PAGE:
For his painters, he was willing to do anything, but what he asked for was exclusivity. So he was uncompromising. That's what made it special. He put them under contract, which had never been done. He paid each person a monthly fee to give them the means to live their art. They were busy painting; the sale, the collectors, the salons and the rest were his. That was revolutionary!

The last thing is that Kahnweiler was a patient man. By this I mean that he thought everything in the long term, he worked for posterity. In this sense, he invested heavily in advertising and was one of the first - if not the first - to systematically photograph paintings and send these photographic reproductions to art magazines throughout Europe, in Germany, of course, but also in Switzerland, Belgium and in England. This was one of his main strategies and one of the reasons that made his painters famous.

CD What did Daniel-Henry Kahnweiler owe to famous former dealers, including Paul Durand-Ruel and Ambroise Vollard? And to what extent does he remain a model for young dealers?

PA Paul Durand-Ruel, he didn't know him, but he considered him an absolute role model. He really admired him. Not only because he was the Impressionists' dealer who supported them against everything, but also because of the line of conduct he imposed on himself. He respected the principles on which Durand-Ruel reinvented his profession, his moral attitude towards the market, artists and the public. Kahnweiler secretly wanted to replicate what his master had done. He wanted to be a pioneer, buying what he liked and imposing his taste on the public.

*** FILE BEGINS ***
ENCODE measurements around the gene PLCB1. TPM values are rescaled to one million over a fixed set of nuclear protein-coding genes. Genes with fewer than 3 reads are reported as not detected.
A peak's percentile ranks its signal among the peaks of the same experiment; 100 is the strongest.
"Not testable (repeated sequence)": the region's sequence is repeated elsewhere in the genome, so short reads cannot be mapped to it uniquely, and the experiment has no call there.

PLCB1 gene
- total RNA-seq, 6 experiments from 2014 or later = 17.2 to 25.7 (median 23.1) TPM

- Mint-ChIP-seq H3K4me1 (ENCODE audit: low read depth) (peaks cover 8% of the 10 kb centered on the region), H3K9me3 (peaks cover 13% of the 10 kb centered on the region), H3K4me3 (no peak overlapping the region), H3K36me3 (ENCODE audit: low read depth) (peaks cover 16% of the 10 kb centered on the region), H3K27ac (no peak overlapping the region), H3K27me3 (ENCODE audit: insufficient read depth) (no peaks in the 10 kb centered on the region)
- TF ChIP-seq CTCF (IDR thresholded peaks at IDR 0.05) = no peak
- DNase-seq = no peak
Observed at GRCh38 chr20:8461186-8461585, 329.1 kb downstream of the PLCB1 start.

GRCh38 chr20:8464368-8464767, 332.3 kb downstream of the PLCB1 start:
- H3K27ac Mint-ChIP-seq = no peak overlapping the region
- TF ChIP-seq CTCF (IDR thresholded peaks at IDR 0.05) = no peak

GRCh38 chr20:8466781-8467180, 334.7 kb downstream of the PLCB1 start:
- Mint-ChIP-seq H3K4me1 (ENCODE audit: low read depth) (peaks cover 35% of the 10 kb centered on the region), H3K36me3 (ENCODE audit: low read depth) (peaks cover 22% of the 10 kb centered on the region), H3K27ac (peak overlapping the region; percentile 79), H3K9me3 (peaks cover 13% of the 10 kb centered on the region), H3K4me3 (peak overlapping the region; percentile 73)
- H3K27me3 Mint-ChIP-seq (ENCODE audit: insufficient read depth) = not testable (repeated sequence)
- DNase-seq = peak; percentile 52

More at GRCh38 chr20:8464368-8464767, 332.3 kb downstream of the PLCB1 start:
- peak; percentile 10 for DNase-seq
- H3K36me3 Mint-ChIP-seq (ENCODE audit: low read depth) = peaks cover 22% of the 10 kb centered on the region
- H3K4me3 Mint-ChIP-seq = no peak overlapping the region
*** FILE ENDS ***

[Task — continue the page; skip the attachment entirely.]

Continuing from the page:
Ambroise Vollard was not the same story. He was a contemporary. He was a little older, but they often met, the Vollard gallery is not far from the one where he was based. He was interested in Picasso shortly before him, and Kahnweiler respected his tastes. But the two men were very different, almost opposites. Ambroise Vollard liked to enjoy life, she took everything as a joke. Kahnweiler was very Germanic, quite austere and extremely meticulous. In other words, Kahnweiler liked Vollard but did not admire him.